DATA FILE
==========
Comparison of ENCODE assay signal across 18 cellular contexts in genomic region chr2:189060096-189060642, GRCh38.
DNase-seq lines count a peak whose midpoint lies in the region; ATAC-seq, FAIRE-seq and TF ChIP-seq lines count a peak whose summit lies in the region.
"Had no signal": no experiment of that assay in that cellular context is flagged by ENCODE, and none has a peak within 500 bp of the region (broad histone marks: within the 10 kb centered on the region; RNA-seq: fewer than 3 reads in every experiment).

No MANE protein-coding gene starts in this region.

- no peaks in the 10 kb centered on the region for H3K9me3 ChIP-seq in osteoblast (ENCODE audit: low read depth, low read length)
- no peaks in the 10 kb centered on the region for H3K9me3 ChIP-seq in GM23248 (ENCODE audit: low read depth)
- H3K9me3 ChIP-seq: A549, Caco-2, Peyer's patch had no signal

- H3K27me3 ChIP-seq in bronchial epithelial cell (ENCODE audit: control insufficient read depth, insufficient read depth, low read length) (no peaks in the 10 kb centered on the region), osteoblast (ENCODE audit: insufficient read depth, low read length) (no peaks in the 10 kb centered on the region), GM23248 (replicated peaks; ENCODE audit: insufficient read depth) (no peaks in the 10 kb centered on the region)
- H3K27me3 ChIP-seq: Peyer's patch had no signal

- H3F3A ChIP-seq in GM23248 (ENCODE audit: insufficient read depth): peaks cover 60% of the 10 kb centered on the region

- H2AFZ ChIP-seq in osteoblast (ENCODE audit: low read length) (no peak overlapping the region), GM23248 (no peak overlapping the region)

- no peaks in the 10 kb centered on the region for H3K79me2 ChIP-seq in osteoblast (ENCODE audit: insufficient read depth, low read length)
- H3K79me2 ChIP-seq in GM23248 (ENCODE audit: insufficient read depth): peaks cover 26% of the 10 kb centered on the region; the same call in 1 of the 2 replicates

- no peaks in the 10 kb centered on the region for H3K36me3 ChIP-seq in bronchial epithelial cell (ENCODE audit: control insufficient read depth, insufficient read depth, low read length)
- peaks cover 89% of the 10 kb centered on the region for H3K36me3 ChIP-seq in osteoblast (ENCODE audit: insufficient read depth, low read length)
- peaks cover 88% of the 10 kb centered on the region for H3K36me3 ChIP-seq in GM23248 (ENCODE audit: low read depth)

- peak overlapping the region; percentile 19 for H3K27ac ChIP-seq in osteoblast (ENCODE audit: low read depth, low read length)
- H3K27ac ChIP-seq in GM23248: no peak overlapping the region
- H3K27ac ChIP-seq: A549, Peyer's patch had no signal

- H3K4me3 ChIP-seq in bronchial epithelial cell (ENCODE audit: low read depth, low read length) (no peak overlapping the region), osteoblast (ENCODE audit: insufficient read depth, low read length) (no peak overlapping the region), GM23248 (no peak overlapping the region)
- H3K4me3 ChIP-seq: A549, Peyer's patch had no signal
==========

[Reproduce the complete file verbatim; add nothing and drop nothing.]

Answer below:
Comparison of ENCODE assay signal across 18 cellular contexts in genomic region chr2:189060096-189060642, GRCh38.
DNase-seq lines count a peak whose midpoint lies in the region; ATAC-seq, FAIRE-seq and TF ChIP-seq lines count a peak whose summit lies in the region.
"Had no signal": no experiment of that assay in that cellular context is flagged by ENCODE, and none has a peak within 500 bp of the region (broad histone marks: within the 10 kb centered on the region; RNA-seq: fewer than 3 reads in every experiment).

No MANE protein-coding gene starts in this region.

- no peaks in the 10 kb centered on the region for H3K9me3 ChIP-seq in osteoblast (ENCODE audit: low read depth, low read length)
- no peaks in the 10 kb centered on the region for H3K9me3 ChIP-seq in GM23248 (ENCODE audit: low read depth)
- H3K9me3 ChIP-seq: A549, Caco-2, Peyer's patch had no signal

- H3K27me3 ChIP-seq in bronchial epithelial cell (ENCODE audit: control insufficient read depth, insufficient read depth, low read length) (no peaks in the 10 kb centered on the region), osteoblast (ENCODE audit: insufficient read depth, low read length) (no peaks in the 10 kb centered on the region), GM23248 (replicated peaks; ENCODE audit: insufficient read depth) (no peaks in the 10 kb centered on the region)
- H3K27me3 ChIP-seq: Peyer's patch had no signal

- H3F3A ChIP-seq in GM23248 (ENCODE audit: insufficient read depth): peaks cover 60% of the 10 kb centered on the region

- H2AFZ ChIP-seq in osteoblast (ENCODE audit: low read length) (no peak overlapping the region), GM23248 (no peak overlapping the region)

- no peaks in the 10 kb centered on the region for H3K79me2 ChIP-seq in osteoblast (ENCODE audit: insufficient read depth, low read length)
- H3K79me2 ChIP-seq in GM23248 (ENCODE audit: insufficient read depth): peaks cover 26% of the 10 kb centered on the region; the same call in 1 of the 2 replicates

- no peaks in the 10 kb centered on the region for H3K36me3 ChIP-seq in bronchial epithelial cell (ENCODE audit: control insufficient read depth, insufficient read depth, low read length)
- peaks cover 89% of the 10 kb centered on the region for H3K36me3 ChIP-seq in osteoblast (ENCODE audit: insufficient read depth, low read length)
- peaks cover 88% of the 10 kb centered on the region for H3K36me3 ChIP-seq in GM23248 (ENCODE audit: low read depth)

- peak overlapping the region; percentile 19 for H3K27ac ChIP-seq in osteoblast (ENCODE audit: low read depth, low read length)
- H3K27ac ChIP-seq in GM23248: no peak overlapping the region
- H3K27ac ChIP-seq: A549, Peyer's patch had no signal

- H3K4me3 ChIP-seq in bronchial epithelial cell (ENCODE audit: low read depth, low read length) (no peak overlapping the region), osteoblast (ENCODE audit: insufficient read depth, low read length) (no peak overlapping the region), GM23248 (no peak overlapping the region)
- H3K4me3 ChIP-seq: A549, Peyer's patch had no signal